After this last three month bout of insomnia I finally went to bed at a normal hour and fell asleep. I read that dimming the lights and even lowering the brightness on computer screens before bedtime could actually help reset my internal clock and let me sleep. It seemed to work. I turned off my desk lamp and dimmed the brightness on my laptop around 9:30 pm and went to bed at 10 pm, I woke up at 4 am.
My alarm is actually set to wake me at 6 am, but I'm not complaining. This morning is the first time in a long time that I've felt like I slept well and woke up not feeling like hell.
Last week I read that having an apple in the morning could help with weight loss. So the day before yesterday I had a granny smith when I woke up, and yesterday I had a jazz apple. Today I mixed it up with a tangerine which you may know is not an apple, but I'll probably follow it up with an apple.
I thought I was doing pretty good by having either cereal or a piece of toast or a bagel for breakfast. Turns out that what I thought was a fairly solid if somewhat carbohydrate loaded breakfast was the reason I was ravenously hungry by lunch time. I've learned my lesson: Empty carbs attract empty carbs. Fine. I get it.
Since introducing the apples to my routine (if you can call the loose assemblage of stuff I do during any given day a routine) I've lost two pounds. Which is good, I was starting to think the bathroom scale was broken, stalled out at 144 pounds. Then I started to worry (this morning) as I looked at the scale, maybe losing weight this fast over these few days is not such a good thing.
Despite the numbers I don't think I'm burning that much fat, I haven't cranked up my exercise routine. I've actually pulled it back somewhat to make time for practicing poi spinning. I think a lot of what I've lost so far is simply water weight, I didn't think I was retaining that much water and haven't felt bloated, but there's really no way to tell. I'll just keep recording what the scale tells me and go from there.
Then again, over the past week, I've been making a lot better food choices than I've been able to before. It's one thing to have the money to go grocery shopping and ignore the bagels sitting on top of the fridge, and a whole 'nuther business when funds are limited and one has to deal with their own (sometimes regrettable) decisions left over from the last big shopping trip. I'm still getting acclimated to the idea that my husband is no longer going to be weird about food that his mom never made, we've been together for 13 years, married for 10 and for the first 11 years he had this weird aversion to avocados. It took 9 years of marriage to get Matt to try acorn squash, now he's hooked and feels (rightfully so) silly for avoiding it for so long, but I always hate buying stuff that I know only 3 out of 4 people in the house will like, unless its a special treat for one person and that person alone. I'm getting in the habit of being far more assertive in the fresh produce section and he's getting in the habit of not asking me "Are you sure you're going to make that this week?" which is code for "I'm probably not going to like whatever that is."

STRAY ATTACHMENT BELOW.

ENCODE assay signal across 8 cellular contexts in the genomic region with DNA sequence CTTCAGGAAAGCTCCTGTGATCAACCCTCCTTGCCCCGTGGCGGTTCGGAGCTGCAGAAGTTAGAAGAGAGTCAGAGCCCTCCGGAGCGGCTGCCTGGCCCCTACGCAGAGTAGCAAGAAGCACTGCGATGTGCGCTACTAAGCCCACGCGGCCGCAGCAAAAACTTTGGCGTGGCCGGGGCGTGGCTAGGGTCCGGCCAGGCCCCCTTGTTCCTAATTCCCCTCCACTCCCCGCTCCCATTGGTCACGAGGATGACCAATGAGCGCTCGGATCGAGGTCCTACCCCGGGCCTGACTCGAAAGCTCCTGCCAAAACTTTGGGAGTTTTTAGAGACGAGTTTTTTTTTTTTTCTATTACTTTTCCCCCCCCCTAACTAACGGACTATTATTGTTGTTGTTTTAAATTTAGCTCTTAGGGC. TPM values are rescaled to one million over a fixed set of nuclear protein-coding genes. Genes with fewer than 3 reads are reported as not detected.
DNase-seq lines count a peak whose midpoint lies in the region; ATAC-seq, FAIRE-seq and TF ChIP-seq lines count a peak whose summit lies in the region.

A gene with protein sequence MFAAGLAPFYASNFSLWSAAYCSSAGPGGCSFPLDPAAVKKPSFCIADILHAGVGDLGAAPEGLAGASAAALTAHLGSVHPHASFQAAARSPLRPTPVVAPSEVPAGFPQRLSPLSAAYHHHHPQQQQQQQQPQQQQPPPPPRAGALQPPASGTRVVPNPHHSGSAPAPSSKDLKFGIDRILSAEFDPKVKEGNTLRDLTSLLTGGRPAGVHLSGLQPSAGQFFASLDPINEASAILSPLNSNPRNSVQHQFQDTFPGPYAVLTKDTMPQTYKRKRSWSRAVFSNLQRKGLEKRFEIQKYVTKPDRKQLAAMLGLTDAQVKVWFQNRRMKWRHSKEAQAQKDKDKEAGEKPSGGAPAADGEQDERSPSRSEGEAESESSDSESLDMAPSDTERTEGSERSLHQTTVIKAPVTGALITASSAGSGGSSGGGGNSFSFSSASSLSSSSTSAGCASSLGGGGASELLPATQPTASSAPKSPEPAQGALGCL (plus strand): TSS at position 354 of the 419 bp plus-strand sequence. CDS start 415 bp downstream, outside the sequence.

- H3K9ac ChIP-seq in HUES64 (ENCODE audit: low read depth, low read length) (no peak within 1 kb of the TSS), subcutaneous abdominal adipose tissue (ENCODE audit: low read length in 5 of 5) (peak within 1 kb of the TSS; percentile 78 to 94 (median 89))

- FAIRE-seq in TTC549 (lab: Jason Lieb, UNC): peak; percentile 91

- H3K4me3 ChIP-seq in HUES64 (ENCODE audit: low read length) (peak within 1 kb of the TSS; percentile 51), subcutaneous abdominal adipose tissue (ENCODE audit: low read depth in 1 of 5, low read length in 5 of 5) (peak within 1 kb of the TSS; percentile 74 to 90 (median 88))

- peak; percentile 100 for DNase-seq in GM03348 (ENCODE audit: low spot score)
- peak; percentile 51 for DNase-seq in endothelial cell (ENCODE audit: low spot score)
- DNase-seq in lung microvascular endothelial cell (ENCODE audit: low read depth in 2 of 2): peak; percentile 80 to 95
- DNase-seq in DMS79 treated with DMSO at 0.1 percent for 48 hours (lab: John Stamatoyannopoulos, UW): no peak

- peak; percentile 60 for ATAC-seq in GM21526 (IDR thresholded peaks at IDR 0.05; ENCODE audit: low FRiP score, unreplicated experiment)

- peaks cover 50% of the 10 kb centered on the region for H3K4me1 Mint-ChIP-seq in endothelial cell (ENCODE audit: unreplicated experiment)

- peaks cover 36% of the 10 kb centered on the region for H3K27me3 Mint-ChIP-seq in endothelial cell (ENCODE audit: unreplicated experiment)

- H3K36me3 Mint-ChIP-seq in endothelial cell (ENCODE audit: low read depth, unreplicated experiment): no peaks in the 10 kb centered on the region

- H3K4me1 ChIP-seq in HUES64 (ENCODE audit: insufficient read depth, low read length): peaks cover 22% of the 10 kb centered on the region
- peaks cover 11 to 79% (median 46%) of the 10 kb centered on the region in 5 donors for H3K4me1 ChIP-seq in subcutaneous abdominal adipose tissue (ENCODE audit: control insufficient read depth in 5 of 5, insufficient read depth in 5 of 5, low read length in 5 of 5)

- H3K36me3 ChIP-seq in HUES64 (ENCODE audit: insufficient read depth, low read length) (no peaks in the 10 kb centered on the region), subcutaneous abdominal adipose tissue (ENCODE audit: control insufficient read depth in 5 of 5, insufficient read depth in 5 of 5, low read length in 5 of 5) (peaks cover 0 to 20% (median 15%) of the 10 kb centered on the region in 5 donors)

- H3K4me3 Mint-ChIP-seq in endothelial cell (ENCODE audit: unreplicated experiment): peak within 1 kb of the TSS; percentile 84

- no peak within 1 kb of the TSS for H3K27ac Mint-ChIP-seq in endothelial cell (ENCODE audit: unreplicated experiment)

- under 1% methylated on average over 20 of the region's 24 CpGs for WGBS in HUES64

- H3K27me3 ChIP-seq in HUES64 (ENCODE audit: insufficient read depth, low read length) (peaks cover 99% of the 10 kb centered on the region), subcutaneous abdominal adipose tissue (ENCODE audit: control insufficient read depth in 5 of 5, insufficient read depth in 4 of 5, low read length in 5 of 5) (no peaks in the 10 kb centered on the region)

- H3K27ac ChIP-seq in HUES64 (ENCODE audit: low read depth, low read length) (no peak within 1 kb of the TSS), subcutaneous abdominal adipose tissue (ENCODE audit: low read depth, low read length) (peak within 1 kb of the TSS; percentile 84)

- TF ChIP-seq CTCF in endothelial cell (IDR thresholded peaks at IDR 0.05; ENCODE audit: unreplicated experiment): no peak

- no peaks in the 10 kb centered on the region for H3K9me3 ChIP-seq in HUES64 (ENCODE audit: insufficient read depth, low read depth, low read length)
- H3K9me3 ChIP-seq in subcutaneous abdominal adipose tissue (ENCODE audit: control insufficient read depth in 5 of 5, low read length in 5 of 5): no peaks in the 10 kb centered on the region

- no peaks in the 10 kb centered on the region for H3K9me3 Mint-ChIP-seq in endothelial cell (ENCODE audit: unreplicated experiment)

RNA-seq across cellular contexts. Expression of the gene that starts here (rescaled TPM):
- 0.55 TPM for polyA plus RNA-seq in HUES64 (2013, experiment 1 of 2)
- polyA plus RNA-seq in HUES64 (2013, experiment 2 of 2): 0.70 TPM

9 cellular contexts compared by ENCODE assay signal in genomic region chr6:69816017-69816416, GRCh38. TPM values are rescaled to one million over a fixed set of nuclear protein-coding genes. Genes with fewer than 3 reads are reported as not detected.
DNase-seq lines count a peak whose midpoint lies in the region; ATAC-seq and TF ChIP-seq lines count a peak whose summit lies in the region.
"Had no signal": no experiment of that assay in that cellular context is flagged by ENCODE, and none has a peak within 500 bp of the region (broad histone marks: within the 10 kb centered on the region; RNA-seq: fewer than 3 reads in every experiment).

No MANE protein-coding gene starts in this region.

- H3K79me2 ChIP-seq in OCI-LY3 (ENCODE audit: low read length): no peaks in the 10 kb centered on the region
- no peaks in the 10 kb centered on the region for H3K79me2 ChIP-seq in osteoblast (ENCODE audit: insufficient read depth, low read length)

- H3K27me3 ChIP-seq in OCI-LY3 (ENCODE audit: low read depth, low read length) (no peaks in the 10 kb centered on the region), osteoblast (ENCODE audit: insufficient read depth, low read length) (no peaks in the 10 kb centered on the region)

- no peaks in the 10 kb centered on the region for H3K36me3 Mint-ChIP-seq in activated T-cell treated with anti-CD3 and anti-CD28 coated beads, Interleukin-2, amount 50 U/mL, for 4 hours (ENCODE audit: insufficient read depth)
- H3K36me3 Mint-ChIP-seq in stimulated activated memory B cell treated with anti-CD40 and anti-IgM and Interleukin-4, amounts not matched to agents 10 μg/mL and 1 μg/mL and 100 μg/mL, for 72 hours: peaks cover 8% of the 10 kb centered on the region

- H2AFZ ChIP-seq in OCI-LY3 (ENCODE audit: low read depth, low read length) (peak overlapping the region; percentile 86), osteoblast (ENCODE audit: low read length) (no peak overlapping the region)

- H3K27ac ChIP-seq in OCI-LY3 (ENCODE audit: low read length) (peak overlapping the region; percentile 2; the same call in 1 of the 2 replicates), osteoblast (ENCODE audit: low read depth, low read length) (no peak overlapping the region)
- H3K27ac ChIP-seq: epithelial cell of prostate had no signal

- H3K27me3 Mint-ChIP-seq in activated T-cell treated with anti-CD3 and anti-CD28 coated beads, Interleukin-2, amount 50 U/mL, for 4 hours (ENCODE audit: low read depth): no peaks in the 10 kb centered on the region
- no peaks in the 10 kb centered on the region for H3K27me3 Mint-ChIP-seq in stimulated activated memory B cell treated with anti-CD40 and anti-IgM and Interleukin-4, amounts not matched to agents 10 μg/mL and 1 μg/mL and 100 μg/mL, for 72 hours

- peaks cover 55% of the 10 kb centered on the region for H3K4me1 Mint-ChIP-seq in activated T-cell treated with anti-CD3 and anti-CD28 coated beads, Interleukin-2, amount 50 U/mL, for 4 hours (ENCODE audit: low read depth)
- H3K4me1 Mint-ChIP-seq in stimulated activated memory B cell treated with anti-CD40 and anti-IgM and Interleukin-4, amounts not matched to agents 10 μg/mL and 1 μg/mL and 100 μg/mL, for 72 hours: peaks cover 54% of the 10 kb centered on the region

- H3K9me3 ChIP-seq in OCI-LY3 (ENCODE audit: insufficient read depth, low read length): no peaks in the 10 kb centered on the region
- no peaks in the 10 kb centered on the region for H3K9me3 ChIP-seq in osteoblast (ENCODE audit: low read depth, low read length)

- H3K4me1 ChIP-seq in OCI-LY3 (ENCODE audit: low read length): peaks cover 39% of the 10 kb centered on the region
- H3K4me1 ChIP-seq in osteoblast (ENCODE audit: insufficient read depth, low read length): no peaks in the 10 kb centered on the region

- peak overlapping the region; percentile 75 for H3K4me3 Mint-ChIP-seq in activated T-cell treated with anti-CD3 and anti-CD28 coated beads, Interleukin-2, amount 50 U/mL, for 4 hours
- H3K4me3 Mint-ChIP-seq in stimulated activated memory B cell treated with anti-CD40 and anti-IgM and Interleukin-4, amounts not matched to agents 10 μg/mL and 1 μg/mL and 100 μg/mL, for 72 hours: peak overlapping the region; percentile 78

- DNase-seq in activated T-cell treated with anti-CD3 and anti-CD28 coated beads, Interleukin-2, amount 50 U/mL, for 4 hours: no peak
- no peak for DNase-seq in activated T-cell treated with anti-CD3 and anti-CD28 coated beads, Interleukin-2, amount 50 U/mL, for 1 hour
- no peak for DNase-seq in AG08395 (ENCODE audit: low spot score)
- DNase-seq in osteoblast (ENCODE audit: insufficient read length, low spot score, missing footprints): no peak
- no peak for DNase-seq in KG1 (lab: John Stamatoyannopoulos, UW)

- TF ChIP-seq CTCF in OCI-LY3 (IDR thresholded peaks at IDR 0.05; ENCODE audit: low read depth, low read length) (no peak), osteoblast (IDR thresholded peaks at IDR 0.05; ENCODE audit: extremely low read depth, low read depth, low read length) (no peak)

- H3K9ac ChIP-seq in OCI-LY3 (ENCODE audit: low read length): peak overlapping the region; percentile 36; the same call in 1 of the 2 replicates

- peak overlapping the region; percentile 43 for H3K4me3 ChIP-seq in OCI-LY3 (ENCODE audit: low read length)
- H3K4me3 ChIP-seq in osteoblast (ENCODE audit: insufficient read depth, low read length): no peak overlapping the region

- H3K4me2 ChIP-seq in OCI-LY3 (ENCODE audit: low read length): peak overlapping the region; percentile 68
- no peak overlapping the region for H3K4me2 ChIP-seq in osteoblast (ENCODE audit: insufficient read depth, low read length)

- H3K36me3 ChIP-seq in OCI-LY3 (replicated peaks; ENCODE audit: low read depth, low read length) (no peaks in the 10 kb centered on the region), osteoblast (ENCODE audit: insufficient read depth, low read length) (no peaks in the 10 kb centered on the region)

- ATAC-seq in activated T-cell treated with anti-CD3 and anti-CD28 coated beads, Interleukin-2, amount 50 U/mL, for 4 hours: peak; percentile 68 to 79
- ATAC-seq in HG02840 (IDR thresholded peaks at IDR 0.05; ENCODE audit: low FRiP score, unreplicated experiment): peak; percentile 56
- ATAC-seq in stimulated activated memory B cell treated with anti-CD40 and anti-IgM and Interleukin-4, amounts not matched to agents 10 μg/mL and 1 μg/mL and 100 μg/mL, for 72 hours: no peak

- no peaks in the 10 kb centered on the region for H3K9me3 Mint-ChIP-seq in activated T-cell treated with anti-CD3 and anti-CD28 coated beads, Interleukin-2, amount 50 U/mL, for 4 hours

I ordered handles and chains alone for my poi and when they weren't mailed out right away I decided I should get an extra set anyway so ordered a full practice set (including the ball poi), with my luck everything will show up on the same day, but I'm very much hoping that one or the other of my orders will come soon (today would be great but before the projected delivery date of the 20th would be better.) Ultimately my goal is to use fire poi, but I think it's safe to assume learning the moves while NOT hitting myself with a heavy fuel soaked flaming object is a little less risky.
I know there are mental health professionals that would say that my insistence on working with fire is an extension of thrill seeking behavior. It's really not though. Bombing down mad trails at brain smashing speeds is my thrill seeking behavior. Entertaining with fire is efficient. People like danger, real or perceived, stories are boring without some element of extreme personal risk (the whole plot to Finding Nemo is about being outside of one's element and facing those risks) and fire is a primal risk, therefore dancing alone is technical accomplishment but add fire and you have technical skills paired with an element that quickly conveys the story of extreme risk to a crowd in a split second. Think about the opening scene from Casino Royale, where Bond is chasing that guy to the embassy, and that guy has mad parkour moves, it's the same combination of technical accomplishment and risk and it pulls you right into the story.
I remember watching that scene and thinking it didn't matter if the rest of the movie was about Bond taking down a bad guy running an illicit soup cartel
The difference is in dance (and most live entertainment) you don't get 144 minutes to pull an audience in, you get about half a minute depending on venue.